Yes, sir; all his biographies (and they are legion) have him in hand, tying him to a military tail, like so many mischievous boys tying a dog to a bladder of beans. True, the material they have is very limited, but they drive at it might and main. He invaded Canada without resistance, and he outvaded it without pursuit. As he did both under orders, I suppose there was to him neither credit nor discredit in them; but they constitute a large part of the tail. He was not at Hull's surrender, but he was close by; he was volunteer aid to General Harrison on the day of the battle of the Thames; and as you said in 1840 Harrison was picking huckleberries two miles off while the battle was fought, I suppose it is a just conclusion with you to say Cass was aiding Harrison to pick huckleberries. This is about all, except the mooted question of the broken sword. Some authors say he broke it, some say he threw it away, and some others, who ought to know, say nothing about it. Perhaps it would be a fair historical compromise to say, if he did not break it, he did not do anything else with it.
By the way, Mr. Speaker, did you know I am a military hero? Yes, sir; in the days of the Black Hawk war I fought, bled, and came away. Speaking of General Cass's career reminds me of my own. I was not at Stiliman's defeat, but I was about as near it as Cass was to Hull's surrender; and, like him, I saw the place very soon afterward. It is quite certain I did not break my sword, for I had none to break; but I bent a musket pretty badly on one occasion. If Cass broke his sword, the idea is he broke it in desperation; I bent the musket by accident. If General Cass went in advance of me in picking huckleberries, I guess I surpassed him in charges upon the wild onions. If he saw any live, fighting Indians, it was more than I did; but I had a good many bloody struggles with the mosquitoes, and although I never fainted from the loss of blood, I can truly say I was often very hungry. Mr. Speaker, if I should ever conclude to doff whatever our Democratic friends may suppose there is of black-cockade federalism about me, and therefore they shall take me up as their candidate for the Presidency, I protest they shall not make fun of me, as they have of General Cass, by attempting to write me into a military hero.
While I have General Cass in hand, I wish to say a word about his political principles. As a specimen, I take the record of his progress in the Wilmot Proviso. In the Washington Union of March 2, 1847, there is a report of a speech of General Cass, made the day before in the Senate, on the Wilmot Proviso, during the delivery of which Mr. Miller of New Jersey is reported to have interrupted him as follows, to wit:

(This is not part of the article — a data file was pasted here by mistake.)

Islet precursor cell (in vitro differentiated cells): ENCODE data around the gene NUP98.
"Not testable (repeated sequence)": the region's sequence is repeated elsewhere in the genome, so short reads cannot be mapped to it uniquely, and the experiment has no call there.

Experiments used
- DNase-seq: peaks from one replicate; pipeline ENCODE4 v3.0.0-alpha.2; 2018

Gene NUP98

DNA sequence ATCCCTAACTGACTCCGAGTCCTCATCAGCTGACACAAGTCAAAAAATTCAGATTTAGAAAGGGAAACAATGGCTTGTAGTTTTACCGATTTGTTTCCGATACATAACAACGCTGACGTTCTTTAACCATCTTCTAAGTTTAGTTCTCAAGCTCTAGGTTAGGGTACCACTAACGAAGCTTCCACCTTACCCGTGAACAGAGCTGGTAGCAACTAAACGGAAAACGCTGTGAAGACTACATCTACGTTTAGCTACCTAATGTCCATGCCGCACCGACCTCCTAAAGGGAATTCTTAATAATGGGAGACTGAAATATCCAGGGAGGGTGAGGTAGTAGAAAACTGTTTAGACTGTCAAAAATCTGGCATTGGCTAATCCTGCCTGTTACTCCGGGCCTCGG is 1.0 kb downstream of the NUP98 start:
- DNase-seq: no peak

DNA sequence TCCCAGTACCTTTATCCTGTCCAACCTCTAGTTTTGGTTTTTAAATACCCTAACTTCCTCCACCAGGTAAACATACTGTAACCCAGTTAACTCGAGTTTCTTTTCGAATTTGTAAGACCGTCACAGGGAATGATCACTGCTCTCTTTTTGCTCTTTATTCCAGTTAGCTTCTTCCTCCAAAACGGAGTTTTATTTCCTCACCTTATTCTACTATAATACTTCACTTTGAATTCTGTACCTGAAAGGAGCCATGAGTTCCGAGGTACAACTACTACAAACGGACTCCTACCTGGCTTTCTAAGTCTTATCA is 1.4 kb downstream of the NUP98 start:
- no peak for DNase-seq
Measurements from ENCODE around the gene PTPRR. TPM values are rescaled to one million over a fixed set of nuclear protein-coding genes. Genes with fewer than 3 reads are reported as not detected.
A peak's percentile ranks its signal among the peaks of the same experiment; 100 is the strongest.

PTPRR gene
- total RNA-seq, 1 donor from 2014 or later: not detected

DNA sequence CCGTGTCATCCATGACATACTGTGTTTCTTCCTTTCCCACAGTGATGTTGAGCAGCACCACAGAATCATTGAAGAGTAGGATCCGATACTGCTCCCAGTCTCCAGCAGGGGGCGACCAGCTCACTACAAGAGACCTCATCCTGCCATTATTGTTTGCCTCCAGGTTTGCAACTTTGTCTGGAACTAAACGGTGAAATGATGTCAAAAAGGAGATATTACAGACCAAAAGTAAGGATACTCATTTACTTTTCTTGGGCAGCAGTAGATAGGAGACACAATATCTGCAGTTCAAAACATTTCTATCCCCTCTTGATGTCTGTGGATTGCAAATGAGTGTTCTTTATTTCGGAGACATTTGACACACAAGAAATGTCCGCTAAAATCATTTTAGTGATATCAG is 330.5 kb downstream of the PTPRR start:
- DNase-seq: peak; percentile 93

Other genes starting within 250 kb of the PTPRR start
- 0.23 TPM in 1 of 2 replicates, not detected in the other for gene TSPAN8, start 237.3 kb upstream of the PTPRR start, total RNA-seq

"Mr. Miller expressed his great surprise at the change in the sentiments of the Senator from Michigan, who had been regarded as the great champion of freedom in the Northwest, of which he was a distinguished ornament. Last year the Senator from Michigan was understood to be decidedly in favor of the Wilmot Proviso; and as no reason had been stated for the change, he [Mr. Miller] could not refrain from the expression of his extreme surprise."
To this General Cass is reported to have replied as follows, to wit:
"Mr. Cass said that the course of the Senator from New Jersey was most extraordinary. Last year he [Mr. Cass] should have voted for the proposition, had it come up. But circumstances had altogether changed. The honorable Senator then read several passages from the remarks, as given above, which he had committed to writing, in order to refute such a charge as that of the Senator from New Jersey."
In the "remarks above reduced to writing" is one numbered four, as follows, to wit:
"Fourth. Legislation now would be wholly inoperative, because no territory hereafter to be acquired can be governed without an act of Congress providing for its government; and such an act, on its passage, would open the whole subject, and leave the Congress called on to pass it free to exercise its own discretion, entirely uncontrolled by any declaration found on the statute- book."
In Niles's Register, vol.